Are you aware that Excel has styles, just like Word? Excel styles can include font, font size, number formatting, text colour and fill colour. You could make use of the Excel styles feature and create different styles with exactly the colouring and other formatting you want for a cell.

Another way (although not easy and a bit of work) would be to create a new sheet, use two grids of 8 columns by 7 rows and manually set the colour of each cell to the RGB values as the original Excel 2003 file has. Use one of the grids for the fill colour, one of the grids for the text colour. Then you can select a cell with the desired color, copy it and paste its formatting in the target cell.

Or, copy and paste each of your distinct cell formatting into a kind of style guide table on a new sheet, and use it to copy and paste formats only.

Ultimately, you will want to shift your thinking to the themes principle, though. The 56 individual colours are gone from the user interface since Office 2007. Tone on tone color schemes are the rage instead, with shades of six accent colours.

If you start designing new spreadsheets along these lines, your life will be easier in the long run.

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Damn - why would they remove such a useful feature? I get adding themes and changeable color-schemes across multiple applications and all that - yay, fancy. But why remove the old features in the process, and thereby make it a total pain to work with older documents? And the new system doesn't even have more colors, it has less. (Yeah, okay for new spreadsheets, but totally sucks for dealing with old ones.) –  Darrel Hoffman Jun 7 '13 at 13:20
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"Why would they..."? Because the possible uses of Office are manifold and the marketing goals of Microsoft don't always match the functional requirements of every single Office user. As an MVP I get to trial new versions early, before public release. Be assured that people like me give permanent feedback to Microsoft about (non-)usability of features during alpha and beta of new versions. Our concerns get noted, but that does not mean that all of our suggestions get actioned and make it into the final release. ... –  teylyn Jun 7 '13 at 13:50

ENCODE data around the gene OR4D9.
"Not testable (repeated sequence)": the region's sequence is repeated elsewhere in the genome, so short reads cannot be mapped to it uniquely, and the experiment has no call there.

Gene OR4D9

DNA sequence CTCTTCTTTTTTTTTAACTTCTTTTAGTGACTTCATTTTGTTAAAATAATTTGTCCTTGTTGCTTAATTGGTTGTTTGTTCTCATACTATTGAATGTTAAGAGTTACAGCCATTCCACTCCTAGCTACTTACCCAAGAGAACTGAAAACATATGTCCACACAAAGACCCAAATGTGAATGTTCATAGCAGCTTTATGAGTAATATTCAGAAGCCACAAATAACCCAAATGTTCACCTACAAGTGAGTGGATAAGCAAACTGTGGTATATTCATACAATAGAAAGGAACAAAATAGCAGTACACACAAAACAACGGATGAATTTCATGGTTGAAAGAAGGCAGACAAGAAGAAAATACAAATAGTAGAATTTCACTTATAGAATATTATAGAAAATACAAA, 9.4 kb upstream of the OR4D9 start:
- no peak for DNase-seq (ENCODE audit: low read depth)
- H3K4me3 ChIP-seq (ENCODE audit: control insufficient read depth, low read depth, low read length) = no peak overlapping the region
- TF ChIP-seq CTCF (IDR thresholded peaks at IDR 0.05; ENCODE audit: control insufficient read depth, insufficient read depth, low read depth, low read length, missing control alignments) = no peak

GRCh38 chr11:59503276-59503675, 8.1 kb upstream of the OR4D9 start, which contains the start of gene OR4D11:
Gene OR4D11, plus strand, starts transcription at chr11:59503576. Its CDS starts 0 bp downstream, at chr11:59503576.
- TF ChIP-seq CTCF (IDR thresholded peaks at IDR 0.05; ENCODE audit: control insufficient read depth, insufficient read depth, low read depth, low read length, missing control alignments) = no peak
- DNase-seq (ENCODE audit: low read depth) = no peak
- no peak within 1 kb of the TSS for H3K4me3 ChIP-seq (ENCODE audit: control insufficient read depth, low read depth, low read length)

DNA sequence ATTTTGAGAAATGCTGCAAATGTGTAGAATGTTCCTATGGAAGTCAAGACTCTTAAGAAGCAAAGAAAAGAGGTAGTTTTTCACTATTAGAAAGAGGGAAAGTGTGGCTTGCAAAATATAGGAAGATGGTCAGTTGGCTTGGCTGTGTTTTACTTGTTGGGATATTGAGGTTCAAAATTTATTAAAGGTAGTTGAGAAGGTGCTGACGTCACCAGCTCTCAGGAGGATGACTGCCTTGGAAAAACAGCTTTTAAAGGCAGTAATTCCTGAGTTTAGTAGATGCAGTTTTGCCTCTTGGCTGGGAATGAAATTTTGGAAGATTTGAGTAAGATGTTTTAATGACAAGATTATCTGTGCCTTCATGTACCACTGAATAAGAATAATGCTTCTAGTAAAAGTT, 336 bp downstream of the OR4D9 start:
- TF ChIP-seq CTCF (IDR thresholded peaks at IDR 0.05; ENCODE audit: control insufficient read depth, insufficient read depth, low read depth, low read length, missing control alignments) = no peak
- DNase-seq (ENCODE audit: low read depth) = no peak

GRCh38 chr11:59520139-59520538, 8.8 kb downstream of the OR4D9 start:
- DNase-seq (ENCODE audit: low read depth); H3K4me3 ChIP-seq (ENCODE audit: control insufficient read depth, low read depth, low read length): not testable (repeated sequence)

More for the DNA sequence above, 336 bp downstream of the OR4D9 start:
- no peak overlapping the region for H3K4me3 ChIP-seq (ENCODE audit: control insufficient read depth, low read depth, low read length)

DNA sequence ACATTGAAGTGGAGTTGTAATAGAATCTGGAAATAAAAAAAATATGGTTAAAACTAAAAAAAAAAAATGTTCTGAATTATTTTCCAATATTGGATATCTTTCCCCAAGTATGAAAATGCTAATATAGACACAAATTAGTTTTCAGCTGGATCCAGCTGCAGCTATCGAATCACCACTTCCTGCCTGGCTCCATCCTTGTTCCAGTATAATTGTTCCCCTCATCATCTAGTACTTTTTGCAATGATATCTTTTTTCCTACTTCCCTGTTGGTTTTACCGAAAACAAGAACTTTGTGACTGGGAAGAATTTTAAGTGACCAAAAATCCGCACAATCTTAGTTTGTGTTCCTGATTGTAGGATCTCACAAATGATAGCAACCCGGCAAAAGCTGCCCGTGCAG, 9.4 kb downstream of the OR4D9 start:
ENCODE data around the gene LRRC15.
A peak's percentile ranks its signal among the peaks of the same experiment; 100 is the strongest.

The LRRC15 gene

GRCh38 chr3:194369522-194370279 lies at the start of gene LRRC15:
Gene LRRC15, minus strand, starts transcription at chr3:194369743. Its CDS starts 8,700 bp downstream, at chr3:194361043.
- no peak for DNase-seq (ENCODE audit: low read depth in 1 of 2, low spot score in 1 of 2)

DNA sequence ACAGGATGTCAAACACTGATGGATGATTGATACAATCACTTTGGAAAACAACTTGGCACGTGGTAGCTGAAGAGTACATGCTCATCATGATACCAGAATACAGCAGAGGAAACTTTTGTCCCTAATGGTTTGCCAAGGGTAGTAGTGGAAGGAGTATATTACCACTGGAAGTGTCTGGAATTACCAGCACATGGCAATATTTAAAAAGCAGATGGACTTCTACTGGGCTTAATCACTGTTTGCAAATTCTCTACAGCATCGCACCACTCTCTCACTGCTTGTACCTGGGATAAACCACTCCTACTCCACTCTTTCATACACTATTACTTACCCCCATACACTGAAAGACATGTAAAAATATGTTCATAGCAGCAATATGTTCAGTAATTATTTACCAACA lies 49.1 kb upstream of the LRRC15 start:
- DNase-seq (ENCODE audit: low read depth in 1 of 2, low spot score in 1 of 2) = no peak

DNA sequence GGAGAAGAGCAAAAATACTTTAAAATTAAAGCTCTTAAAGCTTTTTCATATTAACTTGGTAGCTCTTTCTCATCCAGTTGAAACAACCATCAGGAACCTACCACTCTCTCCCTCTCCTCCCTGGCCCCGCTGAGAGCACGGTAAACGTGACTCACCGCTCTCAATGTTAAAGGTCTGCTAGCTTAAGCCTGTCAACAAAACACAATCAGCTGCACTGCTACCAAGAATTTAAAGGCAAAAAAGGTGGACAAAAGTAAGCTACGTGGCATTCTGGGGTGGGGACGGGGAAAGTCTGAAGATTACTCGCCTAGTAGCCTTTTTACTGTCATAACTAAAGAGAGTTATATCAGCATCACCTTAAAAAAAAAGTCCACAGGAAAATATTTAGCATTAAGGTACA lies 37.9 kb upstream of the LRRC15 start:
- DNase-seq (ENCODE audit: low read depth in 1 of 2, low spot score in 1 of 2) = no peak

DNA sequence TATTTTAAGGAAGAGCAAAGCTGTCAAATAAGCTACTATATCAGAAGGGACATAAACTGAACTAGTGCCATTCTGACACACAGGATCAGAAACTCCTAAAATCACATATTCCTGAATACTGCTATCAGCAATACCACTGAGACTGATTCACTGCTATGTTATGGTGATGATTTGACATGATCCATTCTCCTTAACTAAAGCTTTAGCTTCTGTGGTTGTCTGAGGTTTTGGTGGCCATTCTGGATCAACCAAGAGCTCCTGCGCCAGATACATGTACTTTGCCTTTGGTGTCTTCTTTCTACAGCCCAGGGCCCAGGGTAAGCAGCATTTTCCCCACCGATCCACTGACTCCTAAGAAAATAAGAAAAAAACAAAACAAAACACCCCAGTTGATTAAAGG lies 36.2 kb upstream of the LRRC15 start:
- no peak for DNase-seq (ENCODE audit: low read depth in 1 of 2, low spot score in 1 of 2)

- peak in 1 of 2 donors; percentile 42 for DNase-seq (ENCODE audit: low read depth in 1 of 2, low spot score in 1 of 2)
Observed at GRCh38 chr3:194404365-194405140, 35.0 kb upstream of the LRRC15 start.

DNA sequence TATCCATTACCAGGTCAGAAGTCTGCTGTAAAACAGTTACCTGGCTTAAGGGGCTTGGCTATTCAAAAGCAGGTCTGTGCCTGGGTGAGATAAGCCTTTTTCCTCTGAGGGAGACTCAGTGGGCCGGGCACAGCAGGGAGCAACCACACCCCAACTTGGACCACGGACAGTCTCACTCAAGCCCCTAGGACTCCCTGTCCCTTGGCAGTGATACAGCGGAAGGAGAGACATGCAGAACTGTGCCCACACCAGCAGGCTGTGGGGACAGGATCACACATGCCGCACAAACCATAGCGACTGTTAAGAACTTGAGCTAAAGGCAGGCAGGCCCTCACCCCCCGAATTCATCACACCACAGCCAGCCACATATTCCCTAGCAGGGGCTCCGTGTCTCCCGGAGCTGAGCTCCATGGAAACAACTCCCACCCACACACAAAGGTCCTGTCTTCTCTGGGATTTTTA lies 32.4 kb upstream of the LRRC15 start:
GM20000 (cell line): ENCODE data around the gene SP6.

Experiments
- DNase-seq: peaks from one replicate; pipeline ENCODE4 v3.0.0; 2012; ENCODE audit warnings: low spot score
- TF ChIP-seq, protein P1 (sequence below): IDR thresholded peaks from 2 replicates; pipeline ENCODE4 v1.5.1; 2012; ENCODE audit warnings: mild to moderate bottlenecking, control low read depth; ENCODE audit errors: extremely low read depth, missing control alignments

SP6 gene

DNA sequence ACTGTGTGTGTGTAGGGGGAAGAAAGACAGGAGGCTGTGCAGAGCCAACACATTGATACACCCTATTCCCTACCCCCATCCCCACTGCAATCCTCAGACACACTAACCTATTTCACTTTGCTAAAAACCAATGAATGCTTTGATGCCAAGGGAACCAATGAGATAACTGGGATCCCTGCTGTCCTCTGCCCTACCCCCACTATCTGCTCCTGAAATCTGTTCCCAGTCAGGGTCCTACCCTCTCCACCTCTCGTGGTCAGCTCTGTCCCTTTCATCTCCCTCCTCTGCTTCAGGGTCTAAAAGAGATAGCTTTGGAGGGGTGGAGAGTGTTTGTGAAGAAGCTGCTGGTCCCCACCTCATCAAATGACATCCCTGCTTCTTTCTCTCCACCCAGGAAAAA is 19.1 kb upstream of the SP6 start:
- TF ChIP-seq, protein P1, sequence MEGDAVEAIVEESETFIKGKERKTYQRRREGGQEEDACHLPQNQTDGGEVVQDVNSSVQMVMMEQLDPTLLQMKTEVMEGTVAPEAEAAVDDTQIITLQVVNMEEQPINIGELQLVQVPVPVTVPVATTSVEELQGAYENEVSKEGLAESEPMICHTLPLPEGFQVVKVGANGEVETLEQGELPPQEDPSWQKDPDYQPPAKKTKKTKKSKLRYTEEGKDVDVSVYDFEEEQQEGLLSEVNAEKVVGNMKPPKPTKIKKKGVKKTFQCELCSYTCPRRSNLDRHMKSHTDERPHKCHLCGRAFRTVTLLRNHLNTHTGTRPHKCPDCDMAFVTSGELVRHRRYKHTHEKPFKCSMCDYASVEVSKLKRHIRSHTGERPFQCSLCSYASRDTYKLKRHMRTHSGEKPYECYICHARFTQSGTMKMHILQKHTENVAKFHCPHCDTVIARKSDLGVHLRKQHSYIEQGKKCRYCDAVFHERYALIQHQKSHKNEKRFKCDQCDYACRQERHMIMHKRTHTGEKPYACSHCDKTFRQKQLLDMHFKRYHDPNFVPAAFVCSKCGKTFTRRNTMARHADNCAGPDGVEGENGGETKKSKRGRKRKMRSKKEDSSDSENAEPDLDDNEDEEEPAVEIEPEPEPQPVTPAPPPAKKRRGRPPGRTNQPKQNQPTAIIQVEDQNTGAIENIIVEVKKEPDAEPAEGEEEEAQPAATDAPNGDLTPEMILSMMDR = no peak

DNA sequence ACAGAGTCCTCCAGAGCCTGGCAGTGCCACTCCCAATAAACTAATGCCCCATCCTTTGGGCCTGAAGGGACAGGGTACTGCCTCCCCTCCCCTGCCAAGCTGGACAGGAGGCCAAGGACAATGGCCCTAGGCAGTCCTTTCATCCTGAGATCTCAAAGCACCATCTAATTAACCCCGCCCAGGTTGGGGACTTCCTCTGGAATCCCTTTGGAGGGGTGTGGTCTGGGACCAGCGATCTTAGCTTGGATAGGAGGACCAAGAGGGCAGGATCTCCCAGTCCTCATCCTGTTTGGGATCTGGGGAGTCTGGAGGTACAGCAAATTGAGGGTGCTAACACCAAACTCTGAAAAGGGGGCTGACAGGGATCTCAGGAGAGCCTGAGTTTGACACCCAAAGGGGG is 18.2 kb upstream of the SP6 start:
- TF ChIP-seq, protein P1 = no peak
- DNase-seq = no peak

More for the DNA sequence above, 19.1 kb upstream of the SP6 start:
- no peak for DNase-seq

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... As with so many things, it's a balancing act of cost (to create the functionality) and benefit (how many folks will use it and will want to pay for it). Most people only ever used 2003 standard colours and did not even change the abysmal gray chart background. Now these people are just as happy to use themes. Most don't even realise that something has changed. ... –  teylyn Jun 7 '13 at 13:51
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... So there is no business case. Not enough financial benefit to put a development team through a 2-year project to develop a colour mapping between 2003 and later versions. I hear you and I can feel your frustration. But the theme coloring is just one thing we all had to learn to live with after 2007 was launched. It's actually not all that bad, if you can disregard legacy files. –  teylyn Jun 7 '13 at 13:51
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But yeah - legacy files seem like an important enough reason to me not to remove features. Adding features is fine, but removing them is generally bad if it makes working with older files a hassle. I can't think of any other case where a useful feature has been removed like that. Hidden maybe, but not discarded entirely. Just seems like a step backward. Oh well... –  Darrel Hoffman Jun 7 '13 at 14:51

You could try using (or adapting) this spreadsheet published by John Walkenbach. This technique will create a button on the ribbon and give you a palette of Excel 2003 colours.

enter image description here

  1. Download the sample workbook ColorPicker.xls
  2. Try out the button labelled Click here to change the background color of the selected cells

    J-Walk's ColorPicker

  3. Save the file somewhere.
  4. Right-click anywhere on the ribbon and select Customise the Ribbon.
  5. From the Choose commands from dropdown select Macros then select ...GetAColor2 below (highlighted yellow in screengrab).

    enter image description here

  6. In the right hand panel, click on Home then select New Group. Right-click on the New Group (Custom) option that appears and rename it 2003 Colours and pick the fill icon.

    enter image description here

  7. Finally click the Add >> button in the centre. Rename the new option 2003 Colours and pick the fill icon again. You should now be able to see it in the ribbon.

    enter image description here

  8. You may prefer to move the VBA from this file into your personal workbook so you're not opening an external file when clicking the button, or maybe use a keyboard-shortcut instead of a ribbon button. But as a quick way to get up and running this works well.

Note - more information on adapting J-Walk's workbook here.